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Information on Consulates’ use of 221(g) refusals

Section 221(g) of the INA allows consular officers to issue a temporary refusal of a visa petition in cases where an otherwise eligible visa applicant is missing a specific document, or in case where a consular officer concludes that additional security clearance measures are warranted. Consular officers utilize 221(g) to allow applicants the opportunity to supplement their applications to overcome a visa denial.  Once the deficiency is satisfied, or the concern resolved, 221(g) refusal is “overcome” and the visa may be issued.  
In practice, the following are some situations that often give rise to a 221(g) refusal: 
1. Additional support documents are required, such as proof of local employment; 
2. An applicant is employed in a field listed on the Technology Alert List and the consular officer requests a Visas Mantis Security Advisory 
Opinion (“SAO”). (Common in India, China and elsewhere where applicants are advised that their applications require “administrative processing.”) 
3. The consular officer requests an Advisory Opinion from the Visa Office on the applicability of one of the statutory grounds of inadmissibility. 
4. There are no empty visa pages in the applicant’s passport, or the applicant’s photograph is of bad quality.
5. Applicant’s PIMS profile has not been updated.
A consular officer, upon refusing an application under 221(g), will commonly provide the applicant with a refusal letter.  However, it is possible that an applicant may be temporarily refused under 221(g) and not know it.  
The use of 221(g) is growing extremely common; the US Department of State has suggested that such refusals are overused by consular officers.  According to the Report of the Visa Office, in FY 2008 a staggering 589,000 221(g) refusals were issued against nonimmigrant visa applications.  About 87% of these were eventually overcome and visas were issued.
221(g) impacts subsequent visa applications because a client must indicate yes to the DS form question, “Have you ever been refused a US Visa?”.  Even a 221(g) that was caused by something as insignificant as a PIMS database issue is still considered, technically, a refusal.

Advance Copy of DOS Final Rule on Exchange Visitor Program for Au Pairs

[BILLING CODE: 4710-05]
DEPARTMENT OF STATE
22 CFR Part 62
RIN: 1400-AC48
[Public Notice: 6566]
Exchange Visitor Program – Au Pairs
AGENCY: Department of State.
ACTION: Final Rule.
SUMMARY: On June 19, 2008, the Department of State published an interim final rule
to revise existing regulations and thereby permit qualified au pairs to participate again in
the au pair program after completing a period of at least two years of residency outside
the United States following the end date of his or her initial exchange visitor program.
The regulations contained in the interim final rule are adopted without change.
DATES: The interim rule published at 73 FR 34861, June 19, 2008 is adopted as final
without change effective [INSERT DATE OF PUBLICATION IN THE FEDERAL
REGISTER].

FOR FURTHER INFORMATION CONTACT: Stanley S. Colvin, Deputy Assistant
Secretary, Office of Private Sector Exchange, U.S. Department of State, SA-44, 301 4th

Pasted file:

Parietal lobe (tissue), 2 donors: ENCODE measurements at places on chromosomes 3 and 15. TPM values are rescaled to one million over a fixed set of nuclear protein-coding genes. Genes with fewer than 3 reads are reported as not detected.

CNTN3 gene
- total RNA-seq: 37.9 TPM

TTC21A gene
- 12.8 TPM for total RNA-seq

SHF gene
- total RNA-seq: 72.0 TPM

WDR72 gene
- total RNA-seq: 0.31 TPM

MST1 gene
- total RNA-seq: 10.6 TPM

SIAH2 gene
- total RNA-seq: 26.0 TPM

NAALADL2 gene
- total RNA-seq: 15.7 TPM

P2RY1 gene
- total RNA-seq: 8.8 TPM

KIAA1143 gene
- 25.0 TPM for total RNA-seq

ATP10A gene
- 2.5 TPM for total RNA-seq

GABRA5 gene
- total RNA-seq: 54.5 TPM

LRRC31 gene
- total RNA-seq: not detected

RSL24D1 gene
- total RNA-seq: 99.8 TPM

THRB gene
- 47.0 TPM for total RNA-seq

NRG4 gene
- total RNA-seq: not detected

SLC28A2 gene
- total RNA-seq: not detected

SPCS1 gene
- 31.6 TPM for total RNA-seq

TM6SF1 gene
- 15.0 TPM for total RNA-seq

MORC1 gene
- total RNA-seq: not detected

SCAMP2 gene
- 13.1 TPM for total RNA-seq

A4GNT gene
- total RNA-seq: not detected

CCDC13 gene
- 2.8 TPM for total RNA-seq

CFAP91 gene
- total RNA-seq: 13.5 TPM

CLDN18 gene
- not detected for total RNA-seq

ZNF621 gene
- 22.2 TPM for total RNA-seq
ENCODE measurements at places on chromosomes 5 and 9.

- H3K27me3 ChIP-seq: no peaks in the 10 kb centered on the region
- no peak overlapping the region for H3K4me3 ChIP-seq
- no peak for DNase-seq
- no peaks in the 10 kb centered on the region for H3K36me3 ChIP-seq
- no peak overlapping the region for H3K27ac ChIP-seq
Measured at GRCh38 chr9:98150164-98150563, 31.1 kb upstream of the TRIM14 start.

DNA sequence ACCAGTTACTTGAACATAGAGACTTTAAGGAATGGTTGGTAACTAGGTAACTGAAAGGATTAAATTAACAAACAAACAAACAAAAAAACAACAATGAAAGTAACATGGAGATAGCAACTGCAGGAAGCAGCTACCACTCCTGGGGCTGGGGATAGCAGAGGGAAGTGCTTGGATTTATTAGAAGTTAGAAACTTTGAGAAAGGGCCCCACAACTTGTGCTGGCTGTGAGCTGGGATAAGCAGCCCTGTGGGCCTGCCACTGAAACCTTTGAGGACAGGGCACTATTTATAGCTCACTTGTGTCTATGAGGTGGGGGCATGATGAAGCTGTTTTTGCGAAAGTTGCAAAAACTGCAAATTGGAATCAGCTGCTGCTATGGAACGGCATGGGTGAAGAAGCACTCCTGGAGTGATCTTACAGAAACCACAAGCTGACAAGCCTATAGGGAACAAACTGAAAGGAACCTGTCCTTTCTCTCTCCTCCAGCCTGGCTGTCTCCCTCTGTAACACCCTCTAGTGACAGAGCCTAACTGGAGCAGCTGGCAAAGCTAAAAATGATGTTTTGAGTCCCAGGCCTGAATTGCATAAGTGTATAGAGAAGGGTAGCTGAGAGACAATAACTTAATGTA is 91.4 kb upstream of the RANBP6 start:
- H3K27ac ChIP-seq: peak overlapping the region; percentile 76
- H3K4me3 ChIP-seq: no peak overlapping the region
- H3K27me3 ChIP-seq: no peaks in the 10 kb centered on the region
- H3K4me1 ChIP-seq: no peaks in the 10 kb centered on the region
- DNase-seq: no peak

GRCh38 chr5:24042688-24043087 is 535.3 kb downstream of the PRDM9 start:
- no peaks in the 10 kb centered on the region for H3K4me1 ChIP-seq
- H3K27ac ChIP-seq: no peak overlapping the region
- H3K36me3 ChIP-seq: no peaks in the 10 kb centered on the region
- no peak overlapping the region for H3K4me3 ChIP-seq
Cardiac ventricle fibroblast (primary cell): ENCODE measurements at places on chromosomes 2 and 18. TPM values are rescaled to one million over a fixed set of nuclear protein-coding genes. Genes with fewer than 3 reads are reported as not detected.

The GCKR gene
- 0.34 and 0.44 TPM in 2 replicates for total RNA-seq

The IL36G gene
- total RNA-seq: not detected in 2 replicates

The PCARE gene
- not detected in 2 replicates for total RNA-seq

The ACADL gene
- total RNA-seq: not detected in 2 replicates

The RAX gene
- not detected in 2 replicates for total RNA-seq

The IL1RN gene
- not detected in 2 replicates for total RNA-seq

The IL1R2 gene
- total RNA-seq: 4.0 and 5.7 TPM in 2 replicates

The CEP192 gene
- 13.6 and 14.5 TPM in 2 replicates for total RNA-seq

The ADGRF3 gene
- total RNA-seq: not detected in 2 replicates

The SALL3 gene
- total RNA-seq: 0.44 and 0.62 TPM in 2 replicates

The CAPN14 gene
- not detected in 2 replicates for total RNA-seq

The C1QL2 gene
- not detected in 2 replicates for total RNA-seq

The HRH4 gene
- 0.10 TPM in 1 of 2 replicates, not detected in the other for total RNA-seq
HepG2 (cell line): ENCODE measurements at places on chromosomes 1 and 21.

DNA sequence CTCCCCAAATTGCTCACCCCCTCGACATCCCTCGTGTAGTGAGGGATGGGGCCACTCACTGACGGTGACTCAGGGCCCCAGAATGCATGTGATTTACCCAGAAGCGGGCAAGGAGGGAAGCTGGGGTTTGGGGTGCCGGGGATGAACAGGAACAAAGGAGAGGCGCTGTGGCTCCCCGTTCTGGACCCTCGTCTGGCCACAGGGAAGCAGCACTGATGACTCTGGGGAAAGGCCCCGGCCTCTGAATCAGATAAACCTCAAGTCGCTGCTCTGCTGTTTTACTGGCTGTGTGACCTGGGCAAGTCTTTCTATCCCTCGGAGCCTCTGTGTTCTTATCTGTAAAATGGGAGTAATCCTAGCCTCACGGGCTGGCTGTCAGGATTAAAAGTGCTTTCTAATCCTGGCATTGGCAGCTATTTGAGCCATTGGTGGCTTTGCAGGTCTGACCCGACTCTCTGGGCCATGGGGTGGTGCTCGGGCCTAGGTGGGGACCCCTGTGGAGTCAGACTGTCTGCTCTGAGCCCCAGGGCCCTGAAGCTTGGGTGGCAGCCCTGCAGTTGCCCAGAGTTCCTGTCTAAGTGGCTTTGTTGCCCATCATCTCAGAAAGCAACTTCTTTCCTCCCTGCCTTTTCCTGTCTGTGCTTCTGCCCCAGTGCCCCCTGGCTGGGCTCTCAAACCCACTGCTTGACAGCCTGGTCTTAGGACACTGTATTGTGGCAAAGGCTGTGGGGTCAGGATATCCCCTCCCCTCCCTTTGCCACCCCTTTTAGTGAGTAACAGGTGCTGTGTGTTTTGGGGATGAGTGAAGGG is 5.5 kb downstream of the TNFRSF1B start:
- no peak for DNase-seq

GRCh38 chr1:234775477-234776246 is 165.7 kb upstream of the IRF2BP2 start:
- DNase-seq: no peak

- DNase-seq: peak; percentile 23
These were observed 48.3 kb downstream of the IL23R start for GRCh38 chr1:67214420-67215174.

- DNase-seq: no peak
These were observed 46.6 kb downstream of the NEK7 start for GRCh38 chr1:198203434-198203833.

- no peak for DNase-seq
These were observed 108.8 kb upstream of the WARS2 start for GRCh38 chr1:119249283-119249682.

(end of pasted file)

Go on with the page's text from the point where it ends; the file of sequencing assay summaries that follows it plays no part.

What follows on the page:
Street, SW, Room 734, Washington, DC 20547; or email at jexchanges@state.gov.
SUPPLEMENTARY INFORMATION: On June 19, 2008, the Department of State
published an interim final rule with request for comments whether to allow a foreign
national who previously participated in the au pair program to repeat the program. One
comment was received in response to the document that had no relevance to the rule.
The Department has determined that an au pair who has successfully completed the au
pair program may repeat program participation provided that he or she has resided
outside the United States for a period of at least two years after the completion of initial
participation in the au pair program (including the educational component requirement)
and is within the regulatory age range for eligibility. An au pair who has previously
participated is likely to be more familiar with the American culture (thereby quickly
overcoming cultural challenges), is a proven successful caretaker, and will be able to
build on the skills previously acquired.

For the foregoing reasons, the Department is promulgating the interim final rule as a
final rule.

REGULATORY ANALYSIS

Administrative Procedure Act

The Department has determined that this final rule involves a foreign affairs function
of the United States and is consequently exempt from the procedures required by 5
U.S.C. 553, pursuant to 5 U.S.C. 553(a)(1).
Small Business Regulatory Enforcement Fairness Act of 1996
This rule has been found not to be a major rule within the meaning of the Small
Business Regulatory Enforcement Fairness Act of 1996.
Regulatory Flexibility Act/Executive Order 13272: Small Business
Since this rulemaking is exempt from 5 U.S.C. 553, and no other law requires the
Department to give notice of proposed rulemaking, this rulemaking also is not subject to
the Regulatory Flexibility Act (5 U.S.C. 601 et seq.) and Executive Order 13272, section
3(b).
Executive Order 12866, as amended
The Department of State does not consider this final rule to be a “significant
regulatory action” under Executive Order 12866, as amended, § 3(f), Regulatory
Planning and Review. In addition, the Department is exempt from Executive Order